Wednesday, 14 April 2010

Fashion Courses at Vassar

Are you still thinking about what you want to take this semester? Or maybe you're thinking ahead to the spring? Here are fashion-related classes at Vassar that you can take:

DRAM 103a or b. Introduction to Stagecraft (1/2)

An introduction to the fundamentals of stagecraft, including the processes of flat and platform construction, scene painting, rigging, and theatrical safety.
Two 75-minute periods, one 2 hour lab, and 16 hours of crew time are required.
Six-week course.

DRAM 209b. Topics in Production (1)

In-depth study of one or more of the specialized skills used in the creation of the technical aspects of theatrical production. Past topics have included Drafting and Draping. Graphic Communication for Designers, Scene Painting, and Stage Management. May be repeated, but students may study each skill area only once. Ms. Hummel.
Prerequisite: Permission of the instructor.
One 3-hour period; additional lab time required.

DRAM 231a. History of Fashion for the Stage (1)

A historical survey of dress from the Egyptian era through the fin de si├Ęcle as seen in sculpture, manuscript illumination, painting, and drawing. Cultural background investigated through manners and customs in Western Europe.
Two 75-minute periods.

(Highly recommended! No pre-reqs!)

302a or b. Theatrical Design (1)

Study of set, costume, lighting or sound design. May be repeated in another area of design. Ms. Hummel and instructors to be announced.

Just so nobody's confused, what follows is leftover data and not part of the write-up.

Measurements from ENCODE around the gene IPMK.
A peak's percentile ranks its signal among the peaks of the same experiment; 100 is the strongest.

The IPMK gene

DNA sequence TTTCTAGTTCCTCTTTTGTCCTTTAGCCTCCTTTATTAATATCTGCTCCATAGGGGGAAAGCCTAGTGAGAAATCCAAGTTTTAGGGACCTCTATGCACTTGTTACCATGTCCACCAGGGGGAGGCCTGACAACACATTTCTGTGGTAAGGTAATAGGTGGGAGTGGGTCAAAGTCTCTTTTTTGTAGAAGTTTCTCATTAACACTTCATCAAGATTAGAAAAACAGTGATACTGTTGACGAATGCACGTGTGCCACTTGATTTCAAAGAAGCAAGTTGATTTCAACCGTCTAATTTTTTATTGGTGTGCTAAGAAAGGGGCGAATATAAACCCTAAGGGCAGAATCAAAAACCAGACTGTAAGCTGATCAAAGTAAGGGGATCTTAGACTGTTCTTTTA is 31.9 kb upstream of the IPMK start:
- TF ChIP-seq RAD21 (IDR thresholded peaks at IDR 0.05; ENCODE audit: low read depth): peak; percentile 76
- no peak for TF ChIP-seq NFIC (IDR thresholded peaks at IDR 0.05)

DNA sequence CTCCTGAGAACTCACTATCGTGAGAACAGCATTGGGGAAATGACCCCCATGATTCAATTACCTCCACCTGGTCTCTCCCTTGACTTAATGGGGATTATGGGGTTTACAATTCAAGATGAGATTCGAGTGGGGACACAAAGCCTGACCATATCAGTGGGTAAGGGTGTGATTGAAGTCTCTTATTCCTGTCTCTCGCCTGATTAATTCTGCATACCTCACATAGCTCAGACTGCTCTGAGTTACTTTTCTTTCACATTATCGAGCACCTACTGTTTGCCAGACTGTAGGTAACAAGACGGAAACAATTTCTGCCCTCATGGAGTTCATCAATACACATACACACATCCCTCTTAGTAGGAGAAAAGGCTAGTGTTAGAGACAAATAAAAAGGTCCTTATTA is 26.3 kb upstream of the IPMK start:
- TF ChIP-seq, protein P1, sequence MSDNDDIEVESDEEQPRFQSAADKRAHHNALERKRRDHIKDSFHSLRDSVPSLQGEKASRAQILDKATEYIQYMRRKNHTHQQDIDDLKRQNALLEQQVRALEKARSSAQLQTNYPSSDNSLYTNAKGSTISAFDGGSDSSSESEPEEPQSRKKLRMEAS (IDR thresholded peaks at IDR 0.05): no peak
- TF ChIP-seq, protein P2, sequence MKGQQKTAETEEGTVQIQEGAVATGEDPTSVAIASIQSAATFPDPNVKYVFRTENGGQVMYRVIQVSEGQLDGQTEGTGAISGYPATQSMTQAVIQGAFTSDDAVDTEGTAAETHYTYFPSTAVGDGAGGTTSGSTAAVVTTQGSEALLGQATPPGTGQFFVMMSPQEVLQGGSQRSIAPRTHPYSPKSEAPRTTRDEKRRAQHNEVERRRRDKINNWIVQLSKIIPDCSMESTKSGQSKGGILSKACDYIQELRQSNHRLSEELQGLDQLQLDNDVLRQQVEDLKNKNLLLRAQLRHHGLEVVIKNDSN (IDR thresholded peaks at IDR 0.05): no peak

Prerequisite: Drama 102 and permission of the instructor.
One 3-hour period.

DRAM 298a or b. Independent Work (1/2 or 1)

To be elected in consultation with the adviser.

You can speak to Ms. Hummel about possibly doing an independent study in costume design.

 ART 385b. Seminar in American Art (1)

Topic for 2010/11b: Modernity and the Movies: The Material Culture of Hollywood Films in the 1940s and 1950s This course examines the contribution of set designs, costumes, hair styles and body types to the narrative structures of classic Hollywood films. The goal is to appreciate filmmakers' creative adaptation of American material culture and to understand the complex and often conflicting attitudes toward modernity in the mid-twentieth century. The course includes films with striking design concepts that invoke industrial, technological and urban modernity. Retreat from modernity into a small town or suburban pastoralism is also considered. Filmmakers include Alfred Hitchcock, Douglas Sirk, Preston Sturges, William Wyler, Vincent Minnelli, and Billy Wilder. Ms. Lucic.
Prerequisite: permission of instructor.
One 2-hour period and one weekly film screening.

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